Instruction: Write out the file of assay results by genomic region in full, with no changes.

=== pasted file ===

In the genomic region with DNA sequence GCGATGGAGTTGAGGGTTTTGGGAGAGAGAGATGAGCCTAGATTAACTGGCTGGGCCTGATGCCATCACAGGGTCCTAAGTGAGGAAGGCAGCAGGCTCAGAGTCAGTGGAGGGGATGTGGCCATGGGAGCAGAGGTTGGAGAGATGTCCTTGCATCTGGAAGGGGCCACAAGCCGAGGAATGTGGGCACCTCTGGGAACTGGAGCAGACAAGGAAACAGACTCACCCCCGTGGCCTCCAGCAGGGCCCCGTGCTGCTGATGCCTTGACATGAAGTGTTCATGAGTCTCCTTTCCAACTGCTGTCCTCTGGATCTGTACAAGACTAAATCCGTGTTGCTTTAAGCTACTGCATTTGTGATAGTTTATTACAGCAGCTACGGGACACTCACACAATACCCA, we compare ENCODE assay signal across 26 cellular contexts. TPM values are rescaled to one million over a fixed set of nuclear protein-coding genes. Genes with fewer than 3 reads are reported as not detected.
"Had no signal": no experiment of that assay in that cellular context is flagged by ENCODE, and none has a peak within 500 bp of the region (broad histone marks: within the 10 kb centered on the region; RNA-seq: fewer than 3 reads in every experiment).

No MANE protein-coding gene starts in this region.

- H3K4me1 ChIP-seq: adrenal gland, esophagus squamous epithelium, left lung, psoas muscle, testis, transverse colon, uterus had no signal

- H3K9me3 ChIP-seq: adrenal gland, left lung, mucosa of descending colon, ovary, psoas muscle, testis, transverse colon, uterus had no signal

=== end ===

In the genomic region with DNA sequence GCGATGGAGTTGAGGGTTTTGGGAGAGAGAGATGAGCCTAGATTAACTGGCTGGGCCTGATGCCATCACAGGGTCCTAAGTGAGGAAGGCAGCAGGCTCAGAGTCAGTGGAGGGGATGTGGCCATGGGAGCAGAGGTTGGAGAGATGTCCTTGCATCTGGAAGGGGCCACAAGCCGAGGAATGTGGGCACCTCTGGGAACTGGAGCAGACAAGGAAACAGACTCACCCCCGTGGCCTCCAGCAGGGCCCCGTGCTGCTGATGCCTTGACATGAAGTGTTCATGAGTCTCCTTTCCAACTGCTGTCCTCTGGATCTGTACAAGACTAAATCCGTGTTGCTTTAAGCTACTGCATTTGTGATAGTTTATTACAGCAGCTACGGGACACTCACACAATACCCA, we compare ENCODE assay signal across 26 cellular contexts. TPM values are rescaled to one million over a fixed set of nuclear protein-coding genes. Genes with fewer than 3 reads are reported as not detected.
"Had no signal": no experiment of that assay in that cellular context is flagged by ENCODE, and none has a peak within 500 bp of the region (broad histone marks: within the 10 kb centered on the region; RNA-seq: fewer than 3 reads in every experiment).

No MANE protein-coding gene starts in this region.

- H3K4me1 ChIP-seq: adrenal gland, esophagus squamous epithelium, left lung, psoas muscle, testis, transverse colon, uterus had no signal

- H3K9me3 ChIP-seq: adrenal gland, left lung, mucosa of descending colon, ovary, psoas muscle, testis, transverse colon, uterus had no signal